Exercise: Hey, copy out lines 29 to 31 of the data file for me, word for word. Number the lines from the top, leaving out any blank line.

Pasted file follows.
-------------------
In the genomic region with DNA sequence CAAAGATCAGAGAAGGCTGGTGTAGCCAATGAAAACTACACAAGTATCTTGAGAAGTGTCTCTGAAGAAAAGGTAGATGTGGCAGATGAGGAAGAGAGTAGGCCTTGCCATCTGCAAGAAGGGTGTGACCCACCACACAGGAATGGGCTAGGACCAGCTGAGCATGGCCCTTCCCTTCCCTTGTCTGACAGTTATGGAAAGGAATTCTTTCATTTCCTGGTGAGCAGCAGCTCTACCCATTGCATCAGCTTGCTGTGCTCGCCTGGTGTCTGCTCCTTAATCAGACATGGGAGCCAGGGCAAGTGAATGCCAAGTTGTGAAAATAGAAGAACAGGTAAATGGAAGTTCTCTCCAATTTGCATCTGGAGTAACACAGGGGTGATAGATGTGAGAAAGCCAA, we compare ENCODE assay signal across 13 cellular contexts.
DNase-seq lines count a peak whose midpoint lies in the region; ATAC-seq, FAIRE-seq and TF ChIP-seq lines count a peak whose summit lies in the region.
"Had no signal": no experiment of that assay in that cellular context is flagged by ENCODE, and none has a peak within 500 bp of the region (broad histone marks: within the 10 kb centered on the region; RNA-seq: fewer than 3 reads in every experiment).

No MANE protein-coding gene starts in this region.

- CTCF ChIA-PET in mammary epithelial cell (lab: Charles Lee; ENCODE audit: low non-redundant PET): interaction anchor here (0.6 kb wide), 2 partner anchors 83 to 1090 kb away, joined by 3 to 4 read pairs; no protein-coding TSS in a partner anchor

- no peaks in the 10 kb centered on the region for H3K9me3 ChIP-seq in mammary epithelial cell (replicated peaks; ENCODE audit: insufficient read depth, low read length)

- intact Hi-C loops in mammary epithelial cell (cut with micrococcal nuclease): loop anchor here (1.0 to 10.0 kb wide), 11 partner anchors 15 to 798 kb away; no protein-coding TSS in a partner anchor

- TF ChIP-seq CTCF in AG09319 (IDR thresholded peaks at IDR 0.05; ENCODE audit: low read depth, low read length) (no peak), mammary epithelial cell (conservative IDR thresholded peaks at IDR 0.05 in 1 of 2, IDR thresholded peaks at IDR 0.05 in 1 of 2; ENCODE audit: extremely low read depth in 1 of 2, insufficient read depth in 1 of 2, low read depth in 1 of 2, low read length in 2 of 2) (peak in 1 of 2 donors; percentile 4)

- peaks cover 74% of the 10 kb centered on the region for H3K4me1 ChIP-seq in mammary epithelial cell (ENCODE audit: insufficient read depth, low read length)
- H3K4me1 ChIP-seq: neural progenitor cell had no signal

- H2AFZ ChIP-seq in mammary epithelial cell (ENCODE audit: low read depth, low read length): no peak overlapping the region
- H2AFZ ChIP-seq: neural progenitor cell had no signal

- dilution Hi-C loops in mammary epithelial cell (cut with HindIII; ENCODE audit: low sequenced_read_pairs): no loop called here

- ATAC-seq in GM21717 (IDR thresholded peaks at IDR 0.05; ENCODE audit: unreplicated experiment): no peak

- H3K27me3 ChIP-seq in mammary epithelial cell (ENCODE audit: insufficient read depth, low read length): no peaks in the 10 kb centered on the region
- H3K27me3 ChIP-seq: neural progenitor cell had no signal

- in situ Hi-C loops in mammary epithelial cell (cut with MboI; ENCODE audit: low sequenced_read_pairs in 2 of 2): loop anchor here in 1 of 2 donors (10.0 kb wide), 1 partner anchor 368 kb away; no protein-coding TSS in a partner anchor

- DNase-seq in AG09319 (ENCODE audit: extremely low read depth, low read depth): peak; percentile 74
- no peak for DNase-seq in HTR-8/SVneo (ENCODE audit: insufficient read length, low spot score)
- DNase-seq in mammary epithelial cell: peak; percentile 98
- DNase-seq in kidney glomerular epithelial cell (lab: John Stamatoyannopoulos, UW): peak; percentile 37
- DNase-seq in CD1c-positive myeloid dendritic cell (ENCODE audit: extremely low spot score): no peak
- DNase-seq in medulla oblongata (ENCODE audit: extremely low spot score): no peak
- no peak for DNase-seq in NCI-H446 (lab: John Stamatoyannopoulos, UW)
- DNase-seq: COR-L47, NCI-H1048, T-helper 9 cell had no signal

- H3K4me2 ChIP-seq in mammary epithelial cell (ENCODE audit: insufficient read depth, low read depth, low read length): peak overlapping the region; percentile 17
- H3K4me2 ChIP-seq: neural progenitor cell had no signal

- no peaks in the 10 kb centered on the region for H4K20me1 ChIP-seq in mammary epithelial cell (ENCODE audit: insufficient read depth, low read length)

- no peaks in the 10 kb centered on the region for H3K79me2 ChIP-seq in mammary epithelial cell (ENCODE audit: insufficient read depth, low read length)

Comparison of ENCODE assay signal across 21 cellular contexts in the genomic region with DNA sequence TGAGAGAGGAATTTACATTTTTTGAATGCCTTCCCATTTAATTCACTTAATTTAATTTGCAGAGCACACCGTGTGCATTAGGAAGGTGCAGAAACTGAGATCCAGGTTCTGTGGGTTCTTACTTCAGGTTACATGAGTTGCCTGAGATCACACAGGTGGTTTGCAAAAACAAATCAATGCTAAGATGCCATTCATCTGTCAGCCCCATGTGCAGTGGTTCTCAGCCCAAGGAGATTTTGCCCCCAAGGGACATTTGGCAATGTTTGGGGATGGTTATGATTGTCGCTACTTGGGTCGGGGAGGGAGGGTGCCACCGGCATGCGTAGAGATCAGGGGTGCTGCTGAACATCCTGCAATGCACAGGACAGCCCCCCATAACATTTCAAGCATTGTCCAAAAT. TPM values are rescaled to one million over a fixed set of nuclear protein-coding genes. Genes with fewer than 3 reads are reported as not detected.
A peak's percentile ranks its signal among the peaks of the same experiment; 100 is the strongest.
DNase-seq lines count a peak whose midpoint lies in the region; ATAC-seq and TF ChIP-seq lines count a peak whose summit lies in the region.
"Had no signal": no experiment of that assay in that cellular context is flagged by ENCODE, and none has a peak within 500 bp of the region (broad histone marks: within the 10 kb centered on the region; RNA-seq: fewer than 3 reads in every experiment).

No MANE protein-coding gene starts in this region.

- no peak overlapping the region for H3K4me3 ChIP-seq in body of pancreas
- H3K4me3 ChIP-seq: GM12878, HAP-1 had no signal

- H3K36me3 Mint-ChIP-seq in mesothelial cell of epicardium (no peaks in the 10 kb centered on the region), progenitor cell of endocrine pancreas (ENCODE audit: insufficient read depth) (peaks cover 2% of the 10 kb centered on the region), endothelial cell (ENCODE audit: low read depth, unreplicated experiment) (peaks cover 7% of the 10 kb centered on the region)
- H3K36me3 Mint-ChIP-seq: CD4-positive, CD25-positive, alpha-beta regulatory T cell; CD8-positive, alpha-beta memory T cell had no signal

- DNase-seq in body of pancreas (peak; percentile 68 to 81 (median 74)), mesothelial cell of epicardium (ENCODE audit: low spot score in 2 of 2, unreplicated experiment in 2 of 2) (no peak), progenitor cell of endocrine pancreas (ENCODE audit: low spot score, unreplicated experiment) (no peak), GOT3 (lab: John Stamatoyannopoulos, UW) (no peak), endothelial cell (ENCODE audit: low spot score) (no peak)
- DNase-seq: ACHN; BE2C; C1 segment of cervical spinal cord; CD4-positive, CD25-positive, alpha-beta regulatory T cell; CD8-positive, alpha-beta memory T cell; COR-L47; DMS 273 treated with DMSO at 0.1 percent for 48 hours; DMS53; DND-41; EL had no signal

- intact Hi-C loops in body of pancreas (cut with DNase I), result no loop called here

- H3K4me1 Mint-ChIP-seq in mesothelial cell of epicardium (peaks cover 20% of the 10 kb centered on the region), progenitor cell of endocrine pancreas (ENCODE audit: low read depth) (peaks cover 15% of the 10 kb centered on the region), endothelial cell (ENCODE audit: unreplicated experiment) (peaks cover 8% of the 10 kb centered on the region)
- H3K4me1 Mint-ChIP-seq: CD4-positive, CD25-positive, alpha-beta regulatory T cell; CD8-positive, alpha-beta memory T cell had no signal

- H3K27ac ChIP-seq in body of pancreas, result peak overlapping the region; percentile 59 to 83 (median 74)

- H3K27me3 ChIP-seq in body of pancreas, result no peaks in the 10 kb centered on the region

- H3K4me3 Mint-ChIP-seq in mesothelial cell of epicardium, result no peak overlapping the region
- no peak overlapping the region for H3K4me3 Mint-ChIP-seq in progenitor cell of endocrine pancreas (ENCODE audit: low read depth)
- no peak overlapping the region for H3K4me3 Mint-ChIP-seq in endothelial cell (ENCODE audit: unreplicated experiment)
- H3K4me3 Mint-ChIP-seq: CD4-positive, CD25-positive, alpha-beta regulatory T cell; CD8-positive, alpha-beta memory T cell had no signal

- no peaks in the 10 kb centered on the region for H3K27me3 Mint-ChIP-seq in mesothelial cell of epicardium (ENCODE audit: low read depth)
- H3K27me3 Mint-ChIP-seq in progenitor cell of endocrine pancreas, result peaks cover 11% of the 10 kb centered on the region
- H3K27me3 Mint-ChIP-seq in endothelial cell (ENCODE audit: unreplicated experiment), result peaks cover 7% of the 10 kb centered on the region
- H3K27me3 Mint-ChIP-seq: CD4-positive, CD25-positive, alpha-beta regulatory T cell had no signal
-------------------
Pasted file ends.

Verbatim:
- no peaks in the 10 kb centered on the region for H3K79me2 ChIP-seq in mammary epithelial cell (ENCODE audit: insufficient read depth, low read length)

Comparison of ENCODE assay signal across 21 cellular contexts in the genomic region with DNA sequence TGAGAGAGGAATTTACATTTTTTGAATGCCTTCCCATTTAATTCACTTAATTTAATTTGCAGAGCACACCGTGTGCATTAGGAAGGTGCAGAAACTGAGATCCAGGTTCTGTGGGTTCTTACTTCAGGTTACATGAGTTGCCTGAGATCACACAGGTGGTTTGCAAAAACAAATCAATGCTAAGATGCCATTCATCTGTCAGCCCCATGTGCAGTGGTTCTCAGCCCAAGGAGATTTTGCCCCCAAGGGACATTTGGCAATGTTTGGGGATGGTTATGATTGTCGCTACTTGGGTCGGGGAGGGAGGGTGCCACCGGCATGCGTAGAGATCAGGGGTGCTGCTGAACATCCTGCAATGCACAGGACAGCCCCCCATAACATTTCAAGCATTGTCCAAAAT. TPM values are rescaled to one million over a fixed set of nuclear protein-coding genes. Genes with fewer than 3 reads are reported as not detected.
A peak's percentile ranks its signal among the peaks of the same experiment; 100 is the strongest.